PATH Act extends deduction for energy-efficient commercial buildings
Near the end of last year, Congress passed and President Obama signed into law the Protecting Americans from Tax Hikes (PATH) Act, a broader, bipartisan tax bill that extended (and in certain instances, made permanent) over 50 expiring provisions of the tax code, according to a press release.
Among a host of other pro-business tax provisions, the bill included a two-year extension of the Energy-Efficient Commercial Building Deduction, or section 179D of the tax code. Alliantgroup, an industry advisory group, applauded both the PATH Act's extension and modification of section 179D, citing the tax deduction as a vital incentive for U.S. job creation and economic growth and sound environmental policy.
"By extending 179D, Congress has done architects, engineers and contractors a major favor as we have seen firsthand how this incentive has helped companies expand both their workforce and the scope of their services," said Dean Zerbe, alliantgroup national managing director and former senior counsel to the U.S. Senate Finance Committee. "Not only is 179D critical to the success of U.S. designers and builders everywhere, it is simply just good tax policy, taking a completely technology neutral approach to incentivizing energy-efficiency."
Section 179D was originally passed by Congress as part of the Energy Policy Act of 2005 in response to data from the U.S. Department of Energy showing that 73 percent of all electricity consumption was by buildings, with about half of that coming from commercial buildings. The owner of an eligible building can claim 179D, but to allow architects, engineers, construction companies and energy service providers to qualify for what can be a $1.80 per square foot tax deduction, section 179D enables eligible designers and builders to qualify through energy-efficient enhancements made to government-owned buildings at the federal, state or local levels. As government entities do not traditionally pay tax, the owners of these buildings can allocate the accrued tax savings to the business responsible for the energy-saving enhancements.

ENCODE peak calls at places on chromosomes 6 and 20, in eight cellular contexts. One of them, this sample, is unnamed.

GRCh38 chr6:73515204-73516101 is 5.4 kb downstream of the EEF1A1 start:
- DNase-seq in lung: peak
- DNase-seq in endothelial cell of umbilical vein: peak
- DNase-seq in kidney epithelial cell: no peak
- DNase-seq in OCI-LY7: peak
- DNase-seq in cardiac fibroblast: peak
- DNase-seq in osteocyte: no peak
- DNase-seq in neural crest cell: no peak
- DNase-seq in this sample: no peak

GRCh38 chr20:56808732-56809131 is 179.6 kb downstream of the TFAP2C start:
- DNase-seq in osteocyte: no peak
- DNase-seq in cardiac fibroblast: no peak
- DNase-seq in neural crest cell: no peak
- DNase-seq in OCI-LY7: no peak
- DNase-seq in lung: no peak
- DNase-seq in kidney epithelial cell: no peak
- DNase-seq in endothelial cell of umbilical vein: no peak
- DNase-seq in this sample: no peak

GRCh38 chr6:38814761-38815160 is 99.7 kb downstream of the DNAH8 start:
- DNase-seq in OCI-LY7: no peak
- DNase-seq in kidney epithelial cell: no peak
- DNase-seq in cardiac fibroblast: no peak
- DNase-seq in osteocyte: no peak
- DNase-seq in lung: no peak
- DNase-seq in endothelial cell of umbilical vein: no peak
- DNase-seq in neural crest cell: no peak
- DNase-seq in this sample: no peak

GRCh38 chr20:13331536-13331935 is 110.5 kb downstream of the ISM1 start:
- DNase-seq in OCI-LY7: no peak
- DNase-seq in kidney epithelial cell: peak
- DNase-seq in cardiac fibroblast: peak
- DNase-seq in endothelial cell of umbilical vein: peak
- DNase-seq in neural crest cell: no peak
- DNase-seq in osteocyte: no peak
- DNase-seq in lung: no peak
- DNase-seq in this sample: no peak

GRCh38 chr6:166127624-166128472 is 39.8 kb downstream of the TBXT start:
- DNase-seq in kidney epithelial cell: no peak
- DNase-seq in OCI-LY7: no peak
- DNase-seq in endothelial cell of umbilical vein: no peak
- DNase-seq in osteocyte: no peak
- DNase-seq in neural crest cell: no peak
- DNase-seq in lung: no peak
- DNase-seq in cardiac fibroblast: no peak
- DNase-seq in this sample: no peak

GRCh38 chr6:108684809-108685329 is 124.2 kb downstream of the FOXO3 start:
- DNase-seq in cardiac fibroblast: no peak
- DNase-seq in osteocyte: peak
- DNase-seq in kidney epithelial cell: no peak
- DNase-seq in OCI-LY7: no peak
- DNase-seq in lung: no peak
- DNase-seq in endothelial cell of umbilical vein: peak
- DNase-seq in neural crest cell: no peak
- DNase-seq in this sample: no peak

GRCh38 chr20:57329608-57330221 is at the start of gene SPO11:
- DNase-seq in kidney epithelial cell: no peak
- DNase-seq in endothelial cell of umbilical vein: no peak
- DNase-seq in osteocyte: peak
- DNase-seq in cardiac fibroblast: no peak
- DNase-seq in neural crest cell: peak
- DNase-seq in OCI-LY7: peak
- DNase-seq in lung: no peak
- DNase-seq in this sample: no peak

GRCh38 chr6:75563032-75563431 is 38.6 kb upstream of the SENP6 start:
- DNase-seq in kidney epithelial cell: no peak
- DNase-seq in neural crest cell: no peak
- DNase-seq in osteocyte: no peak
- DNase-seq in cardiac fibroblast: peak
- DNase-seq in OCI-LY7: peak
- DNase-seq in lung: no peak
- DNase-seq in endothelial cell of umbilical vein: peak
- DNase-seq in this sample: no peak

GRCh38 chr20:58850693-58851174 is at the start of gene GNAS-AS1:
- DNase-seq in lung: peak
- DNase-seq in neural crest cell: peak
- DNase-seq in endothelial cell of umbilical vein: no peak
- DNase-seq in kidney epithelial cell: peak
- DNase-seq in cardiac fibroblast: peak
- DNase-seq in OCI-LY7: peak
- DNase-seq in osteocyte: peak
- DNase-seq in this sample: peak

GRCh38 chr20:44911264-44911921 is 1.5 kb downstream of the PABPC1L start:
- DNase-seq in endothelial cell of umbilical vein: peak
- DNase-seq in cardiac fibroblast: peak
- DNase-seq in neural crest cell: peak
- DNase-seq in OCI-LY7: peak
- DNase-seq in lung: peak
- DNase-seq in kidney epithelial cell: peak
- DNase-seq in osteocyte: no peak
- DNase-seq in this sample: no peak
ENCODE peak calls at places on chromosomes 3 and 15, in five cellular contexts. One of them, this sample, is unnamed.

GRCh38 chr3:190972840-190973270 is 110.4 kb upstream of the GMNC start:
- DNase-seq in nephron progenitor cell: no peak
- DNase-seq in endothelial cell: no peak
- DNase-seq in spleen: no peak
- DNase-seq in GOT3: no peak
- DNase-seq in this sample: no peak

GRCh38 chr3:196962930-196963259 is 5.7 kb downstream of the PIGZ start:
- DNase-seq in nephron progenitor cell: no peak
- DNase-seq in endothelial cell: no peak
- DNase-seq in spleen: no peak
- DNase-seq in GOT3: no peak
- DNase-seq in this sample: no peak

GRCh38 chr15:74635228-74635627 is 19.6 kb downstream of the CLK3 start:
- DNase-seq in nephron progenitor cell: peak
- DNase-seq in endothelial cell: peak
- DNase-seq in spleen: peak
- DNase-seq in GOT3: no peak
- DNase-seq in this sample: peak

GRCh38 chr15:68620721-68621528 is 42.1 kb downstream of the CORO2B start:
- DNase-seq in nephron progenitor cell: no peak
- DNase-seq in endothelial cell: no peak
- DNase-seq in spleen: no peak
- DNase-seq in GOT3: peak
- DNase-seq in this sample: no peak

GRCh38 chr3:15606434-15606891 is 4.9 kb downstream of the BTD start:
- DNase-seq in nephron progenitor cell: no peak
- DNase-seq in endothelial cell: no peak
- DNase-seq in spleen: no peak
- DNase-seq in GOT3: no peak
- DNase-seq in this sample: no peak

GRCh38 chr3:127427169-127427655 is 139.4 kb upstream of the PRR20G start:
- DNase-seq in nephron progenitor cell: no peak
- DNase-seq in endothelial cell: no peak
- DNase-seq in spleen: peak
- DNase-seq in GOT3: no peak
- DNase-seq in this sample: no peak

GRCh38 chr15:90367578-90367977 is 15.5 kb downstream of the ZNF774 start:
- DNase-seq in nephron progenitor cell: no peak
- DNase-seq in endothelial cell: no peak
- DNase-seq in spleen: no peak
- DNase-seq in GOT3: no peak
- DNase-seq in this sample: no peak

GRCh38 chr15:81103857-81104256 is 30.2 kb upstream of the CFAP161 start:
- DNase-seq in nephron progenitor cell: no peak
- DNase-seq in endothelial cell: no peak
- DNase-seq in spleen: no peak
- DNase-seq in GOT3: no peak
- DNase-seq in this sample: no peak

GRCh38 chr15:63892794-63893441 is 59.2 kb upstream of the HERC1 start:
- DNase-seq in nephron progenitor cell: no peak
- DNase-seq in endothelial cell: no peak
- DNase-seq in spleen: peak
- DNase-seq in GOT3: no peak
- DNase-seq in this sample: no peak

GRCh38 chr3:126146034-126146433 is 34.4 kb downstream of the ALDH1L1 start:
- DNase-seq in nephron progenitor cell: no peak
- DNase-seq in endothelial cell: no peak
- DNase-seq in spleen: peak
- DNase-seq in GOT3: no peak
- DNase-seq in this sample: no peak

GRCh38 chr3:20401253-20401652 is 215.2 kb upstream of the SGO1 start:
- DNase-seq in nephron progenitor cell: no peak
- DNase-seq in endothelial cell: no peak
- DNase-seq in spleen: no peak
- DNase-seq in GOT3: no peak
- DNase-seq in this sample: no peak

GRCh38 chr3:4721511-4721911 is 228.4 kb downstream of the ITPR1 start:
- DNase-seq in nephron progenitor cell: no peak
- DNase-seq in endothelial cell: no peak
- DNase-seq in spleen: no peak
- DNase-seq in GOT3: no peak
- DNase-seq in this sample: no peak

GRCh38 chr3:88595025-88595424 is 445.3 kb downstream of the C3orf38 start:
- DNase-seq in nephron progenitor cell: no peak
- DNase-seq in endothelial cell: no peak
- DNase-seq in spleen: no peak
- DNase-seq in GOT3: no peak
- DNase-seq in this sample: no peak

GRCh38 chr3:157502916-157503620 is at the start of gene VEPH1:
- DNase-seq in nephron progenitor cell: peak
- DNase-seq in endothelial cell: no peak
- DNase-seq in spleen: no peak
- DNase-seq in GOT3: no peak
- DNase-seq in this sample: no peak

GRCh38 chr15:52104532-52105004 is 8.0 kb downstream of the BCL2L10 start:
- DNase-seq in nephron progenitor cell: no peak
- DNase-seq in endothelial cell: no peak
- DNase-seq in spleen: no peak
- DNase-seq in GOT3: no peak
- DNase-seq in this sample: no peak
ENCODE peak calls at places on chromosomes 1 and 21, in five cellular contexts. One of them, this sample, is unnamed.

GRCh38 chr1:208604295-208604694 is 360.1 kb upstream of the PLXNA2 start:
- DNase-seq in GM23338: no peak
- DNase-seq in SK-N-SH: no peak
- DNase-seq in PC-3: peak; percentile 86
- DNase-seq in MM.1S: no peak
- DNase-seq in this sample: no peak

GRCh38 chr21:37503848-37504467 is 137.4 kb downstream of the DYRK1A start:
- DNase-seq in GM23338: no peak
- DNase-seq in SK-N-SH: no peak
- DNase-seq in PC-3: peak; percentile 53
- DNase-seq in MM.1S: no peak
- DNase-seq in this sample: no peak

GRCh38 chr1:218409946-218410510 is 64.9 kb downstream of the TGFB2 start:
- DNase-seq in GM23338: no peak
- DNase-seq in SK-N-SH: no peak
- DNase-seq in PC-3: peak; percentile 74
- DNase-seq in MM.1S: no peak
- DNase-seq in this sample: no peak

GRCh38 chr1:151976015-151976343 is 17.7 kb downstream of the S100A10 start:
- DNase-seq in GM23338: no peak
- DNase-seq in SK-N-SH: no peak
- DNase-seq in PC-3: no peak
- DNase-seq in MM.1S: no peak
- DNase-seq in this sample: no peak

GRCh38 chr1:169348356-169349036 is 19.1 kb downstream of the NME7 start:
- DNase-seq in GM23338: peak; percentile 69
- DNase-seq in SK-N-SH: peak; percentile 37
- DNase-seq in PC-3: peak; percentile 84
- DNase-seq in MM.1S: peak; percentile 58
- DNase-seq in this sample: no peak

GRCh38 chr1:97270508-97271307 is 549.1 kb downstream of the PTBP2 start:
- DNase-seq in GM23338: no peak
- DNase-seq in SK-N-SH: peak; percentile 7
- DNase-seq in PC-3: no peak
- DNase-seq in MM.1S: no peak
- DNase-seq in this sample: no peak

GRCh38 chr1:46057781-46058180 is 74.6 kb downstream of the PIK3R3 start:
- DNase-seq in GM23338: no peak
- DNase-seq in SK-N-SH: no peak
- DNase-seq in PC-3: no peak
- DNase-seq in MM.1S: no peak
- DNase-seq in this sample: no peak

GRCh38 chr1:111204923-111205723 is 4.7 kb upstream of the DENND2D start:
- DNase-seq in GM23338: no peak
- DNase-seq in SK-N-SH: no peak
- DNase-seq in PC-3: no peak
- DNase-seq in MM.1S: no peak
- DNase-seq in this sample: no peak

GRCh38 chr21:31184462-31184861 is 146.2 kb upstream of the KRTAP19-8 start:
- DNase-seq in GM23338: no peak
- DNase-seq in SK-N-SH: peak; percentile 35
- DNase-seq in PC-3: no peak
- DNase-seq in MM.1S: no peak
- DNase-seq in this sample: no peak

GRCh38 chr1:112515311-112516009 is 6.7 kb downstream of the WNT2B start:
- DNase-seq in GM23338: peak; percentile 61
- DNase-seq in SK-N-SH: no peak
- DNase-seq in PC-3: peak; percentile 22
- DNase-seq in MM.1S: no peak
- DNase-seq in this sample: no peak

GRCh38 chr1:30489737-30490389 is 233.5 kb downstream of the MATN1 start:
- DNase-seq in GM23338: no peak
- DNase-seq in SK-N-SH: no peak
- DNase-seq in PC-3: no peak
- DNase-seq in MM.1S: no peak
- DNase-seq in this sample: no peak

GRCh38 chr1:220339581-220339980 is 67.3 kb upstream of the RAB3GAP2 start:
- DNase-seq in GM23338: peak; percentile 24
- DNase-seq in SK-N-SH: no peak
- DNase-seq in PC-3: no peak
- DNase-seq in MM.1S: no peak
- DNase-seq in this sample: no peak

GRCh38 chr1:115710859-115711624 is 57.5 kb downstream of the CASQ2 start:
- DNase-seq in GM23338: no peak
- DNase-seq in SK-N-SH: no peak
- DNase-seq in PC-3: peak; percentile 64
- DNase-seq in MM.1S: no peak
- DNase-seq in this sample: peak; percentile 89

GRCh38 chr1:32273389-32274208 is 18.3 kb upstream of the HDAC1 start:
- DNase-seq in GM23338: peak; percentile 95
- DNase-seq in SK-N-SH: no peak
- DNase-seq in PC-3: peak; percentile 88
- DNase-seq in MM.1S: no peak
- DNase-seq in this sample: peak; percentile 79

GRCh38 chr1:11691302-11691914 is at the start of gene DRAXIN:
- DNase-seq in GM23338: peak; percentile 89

For a building to qualify for the deduction, the energy based improvements must be made to either the HVAC, hot water or interior lighting systems or to the building's envelope. The PATH Act retroactively extends section 179D for 2015 and into 2016, but stipulates that buildings placed into service this year must meet ASHRAE 2007 standards as opposed to the old ASHRAE 2001 baseline. The bump up in the standard is a policy nod to modernizing energy-usage techniques and the need to raise the thresholds accordingly.
"Even with the higher baseline beginning in 2016, 179D will remain broadly applicable to architects, engineers and contractors across the country,” alliantgroup Senior Managing Director Rizwan Virani said. “The deduction will continue to provide these companies the funds necessary for broader reinvestment and will allow them to be more competitive not only in their bids, but serve to make them more competitive in the marketplace as a whole."
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